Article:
There is more than meets the eye when it comes to being a carpentry and masonry specialist. For example, did you know that they make an average of $16.46 an hour? That's $34,244 a year!
Between 2018 and 2028, the career is expected to grow 11% and produce 173,400 job opportunities across the U.S.
There are certain skills that many carpentry and masonry specialists have in order to accomplish their responsibilities. By taking a look through resumes, we were able to narrow down the most common skills for a person in this position. We discovered that a lot of resumes listed dexterity, math skills and physical stamina.
When it comes to the most important skills required to be a carpentry and masonry specialist, we found that a lot of resumes listed 11.3% of carpentry and masonry specialists included masonry, while 11.2% of resumes included combat, and 11.2% of resumes included building layout. Hard skills like these are helpful to have when it comes to performing essential job responsibilities.
If you're interested in becoming a carpentry and masonry specialist, one of the first things to consider is how much education you need. We've determined that 19.1% of carpentry and masonry specialists have a bachelor's degree. In terms of higher education levels, we found that 1.4% of carpentry and masonry specialists have master's degrees. Even though some carpentry and masonry specialists have a college degree, it's possible to become one with only a high school degree or GED.
Choosing the right major is always an important step when researching how to become a carpentry and masonry specialist. When we researched the most common majors for a carpentry and masonry specialist, we found that they most commonly earn high school diploma degrees or bachelor's degree degrees. Other degrees that we often see on carpentry and masonry specialist resumes include associate degree degrees or diploma degrees.
You may find that experience in other jobs will help you become a carpentry and masonry specialist. In fact, many carpentry and masonry specialist jobs require experience in a role such as cashier. Meanwhile, many carpentry and masonry specialists also have previous career experience in roles such as sales associate or customer service representative.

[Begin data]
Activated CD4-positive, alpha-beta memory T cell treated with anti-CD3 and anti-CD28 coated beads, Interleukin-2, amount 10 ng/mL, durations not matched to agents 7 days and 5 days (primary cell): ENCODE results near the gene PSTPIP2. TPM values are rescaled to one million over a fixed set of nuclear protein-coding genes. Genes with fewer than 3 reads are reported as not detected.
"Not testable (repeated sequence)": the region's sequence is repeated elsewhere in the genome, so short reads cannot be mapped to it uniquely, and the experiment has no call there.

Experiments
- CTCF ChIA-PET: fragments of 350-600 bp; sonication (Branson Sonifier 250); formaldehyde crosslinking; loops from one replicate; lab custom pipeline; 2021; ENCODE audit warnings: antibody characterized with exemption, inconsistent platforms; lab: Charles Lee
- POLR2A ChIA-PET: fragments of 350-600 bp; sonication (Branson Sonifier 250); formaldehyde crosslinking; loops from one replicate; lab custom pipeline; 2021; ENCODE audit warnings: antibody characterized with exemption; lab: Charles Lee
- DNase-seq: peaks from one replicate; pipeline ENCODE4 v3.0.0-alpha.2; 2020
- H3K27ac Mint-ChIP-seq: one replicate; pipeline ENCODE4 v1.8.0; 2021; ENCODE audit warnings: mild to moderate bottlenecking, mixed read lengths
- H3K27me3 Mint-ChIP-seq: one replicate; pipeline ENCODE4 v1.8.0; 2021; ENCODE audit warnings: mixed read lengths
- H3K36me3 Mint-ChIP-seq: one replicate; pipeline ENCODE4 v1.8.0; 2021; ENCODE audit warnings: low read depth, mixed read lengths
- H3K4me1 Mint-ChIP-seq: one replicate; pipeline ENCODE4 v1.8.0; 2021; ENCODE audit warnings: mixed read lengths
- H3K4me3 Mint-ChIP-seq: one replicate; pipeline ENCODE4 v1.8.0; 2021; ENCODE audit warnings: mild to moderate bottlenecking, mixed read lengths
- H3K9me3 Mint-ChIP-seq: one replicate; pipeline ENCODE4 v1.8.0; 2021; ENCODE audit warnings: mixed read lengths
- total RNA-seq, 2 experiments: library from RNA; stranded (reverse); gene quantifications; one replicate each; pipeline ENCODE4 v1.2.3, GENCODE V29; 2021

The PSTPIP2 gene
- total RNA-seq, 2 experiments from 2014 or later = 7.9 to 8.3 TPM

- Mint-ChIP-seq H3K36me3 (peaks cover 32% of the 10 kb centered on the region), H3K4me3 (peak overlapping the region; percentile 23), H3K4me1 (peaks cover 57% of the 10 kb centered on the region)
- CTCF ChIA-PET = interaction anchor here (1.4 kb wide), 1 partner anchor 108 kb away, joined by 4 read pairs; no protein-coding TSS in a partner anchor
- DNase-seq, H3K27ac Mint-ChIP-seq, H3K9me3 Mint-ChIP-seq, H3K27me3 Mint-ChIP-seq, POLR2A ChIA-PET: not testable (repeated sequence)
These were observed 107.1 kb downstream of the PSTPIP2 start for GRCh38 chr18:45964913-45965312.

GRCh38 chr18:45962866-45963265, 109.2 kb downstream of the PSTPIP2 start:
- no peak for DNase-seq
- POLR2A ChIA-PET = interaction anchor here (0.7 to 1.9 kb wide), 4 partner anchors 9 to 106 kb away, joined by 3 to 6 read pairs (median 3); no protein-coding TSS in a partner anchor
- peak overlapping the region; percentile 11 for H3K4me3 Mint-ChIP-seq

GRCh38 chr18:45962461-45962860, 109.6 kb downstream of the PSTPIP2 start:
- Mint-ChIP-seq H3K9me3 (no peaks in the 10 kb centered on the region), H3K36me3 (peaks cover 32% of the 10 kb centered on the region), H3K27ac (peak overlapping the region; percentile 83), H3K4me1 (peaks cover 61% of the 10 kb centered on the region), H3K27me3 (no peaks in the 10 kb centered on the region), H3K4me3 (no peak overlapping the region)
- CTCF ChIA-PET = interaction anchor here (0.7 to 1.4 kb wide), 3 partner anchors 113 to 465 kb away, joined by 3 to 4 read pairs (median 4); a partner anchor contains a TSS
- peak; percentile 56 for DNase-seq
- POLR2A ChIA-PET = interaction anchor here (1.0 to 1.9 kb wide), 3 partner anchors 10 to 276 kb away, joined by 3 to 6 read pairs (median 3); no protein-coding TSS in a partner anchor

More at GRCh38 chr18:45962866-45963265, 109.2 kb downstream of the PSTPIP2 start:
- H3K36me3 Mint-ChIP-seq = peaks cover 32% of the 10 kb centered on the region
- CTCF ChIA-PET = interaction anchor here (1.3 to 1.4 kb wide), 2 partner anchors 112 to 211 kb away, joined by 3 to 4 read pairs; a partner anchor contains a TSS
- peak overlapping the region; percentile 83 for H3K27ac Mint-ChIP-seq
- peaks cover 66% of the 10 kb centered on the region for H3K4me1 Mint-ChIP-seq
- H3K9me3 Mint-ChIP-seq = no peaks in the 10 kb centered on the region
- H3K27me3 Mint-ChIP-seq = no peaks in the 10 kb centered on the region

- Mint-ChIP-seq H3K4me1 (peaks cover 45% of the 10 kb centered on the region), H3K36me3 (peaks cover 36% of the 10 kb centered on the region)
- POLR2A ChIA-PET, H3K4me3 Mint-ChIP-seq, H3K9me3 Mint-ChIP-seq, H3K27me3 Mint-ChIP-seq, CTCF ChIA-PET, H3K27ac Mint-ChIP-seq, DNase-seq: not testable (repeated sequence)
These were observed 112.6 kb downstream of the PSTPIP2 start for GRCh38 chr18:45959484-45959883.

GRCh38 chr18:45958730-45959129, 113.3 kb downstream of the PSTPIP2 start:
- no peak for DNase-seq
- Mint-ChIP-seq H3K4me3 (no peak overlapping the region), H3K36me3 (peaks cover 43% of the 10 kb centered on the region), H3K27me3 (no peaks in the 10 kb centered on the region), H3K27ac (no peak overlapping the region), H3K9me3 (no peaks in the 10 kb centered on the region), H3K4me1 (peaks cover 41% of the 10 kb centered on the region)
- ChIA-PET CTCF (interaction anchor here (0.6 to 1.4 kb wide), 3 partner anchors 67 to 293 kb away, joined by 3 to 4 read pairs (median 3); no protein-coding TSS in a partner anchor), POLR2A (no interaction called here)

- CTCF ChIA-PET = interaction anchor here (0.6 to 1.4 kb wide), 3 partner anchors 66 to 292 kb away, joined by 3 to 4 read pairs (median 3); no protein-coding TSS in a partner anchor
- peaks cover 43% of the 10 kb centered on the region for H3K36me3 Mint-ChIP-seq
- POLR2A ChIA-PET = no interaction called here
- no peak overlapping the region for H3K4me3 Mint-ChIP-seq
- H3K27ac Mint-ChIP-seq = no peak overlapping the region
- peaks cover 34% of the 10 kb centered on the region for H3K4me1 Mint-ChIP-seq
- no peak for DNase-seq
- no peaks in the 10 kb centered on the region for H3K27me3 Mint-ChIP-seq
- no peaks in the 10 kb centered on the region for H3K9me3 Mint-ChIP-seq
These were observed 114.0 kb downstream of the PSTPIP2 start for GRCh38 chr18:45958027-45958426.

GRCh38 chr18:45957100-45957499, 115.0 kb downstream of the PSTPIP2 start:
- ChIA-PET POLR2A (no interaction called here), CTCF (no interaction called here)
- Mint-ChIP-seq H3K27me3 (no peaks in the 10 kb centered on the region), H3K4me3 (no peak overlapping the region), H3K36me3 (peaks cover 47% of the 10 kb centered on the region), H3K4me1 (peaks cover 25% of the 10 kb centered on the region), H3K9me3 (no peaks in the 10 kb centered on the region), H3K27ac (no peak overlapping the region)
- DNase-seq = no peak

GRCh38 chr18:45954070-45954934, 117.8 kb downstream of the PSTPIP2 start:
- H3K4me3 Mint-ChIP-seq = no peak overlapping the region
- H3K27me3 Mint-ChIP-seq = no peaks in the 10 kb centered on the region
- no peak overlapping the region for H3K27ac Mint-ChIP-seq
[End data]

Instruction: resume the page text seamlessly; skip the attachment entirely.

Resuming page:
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In addition to switching up your job search, it might prove helpful to look at a career path for your specific job. Now, what's a career path you ask? Well, it's practically a map that shows how you might advance from one job title to another. Our career paths are especially detailed with salary changes. So, for example, if you started out with the role of security officer you might progress to a role such as driver eventually. Later on in your career, you could end up with the title superintendent.
|Top Careers Before Carpentry And Masonry Specialist|
Sales Associate11.0 %
Security Officer5.8 %
|Top Careers After Carpentry And Masonry Specialist|
Security Officer11.0 %
Security Guard6.1 %
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Hispanic or Latino17.3 %
Black or African American11.4 %
|Foreign Languages Spoken|
American University6.5 %
Louisiana Delta Community College6.5 %
Ashford University6.5 %
American InterContinental University6.5 %
Criminal Justice14.2 %
General Studies11.8 %
High School Diploma44.7 %
The skills section on your resume can be almost as important as the experience section, so you want it to be an accurate portrayal of what you can do. Luckily, we've found all of the skills you'll need so even if you don't have these skills yet, you know what you need to work on. Out of all the resumes we looked through, 11.3% of carpentry and masonry specialists listed masonry on their resume, but soft skills such as dexterity and math skills are important as well.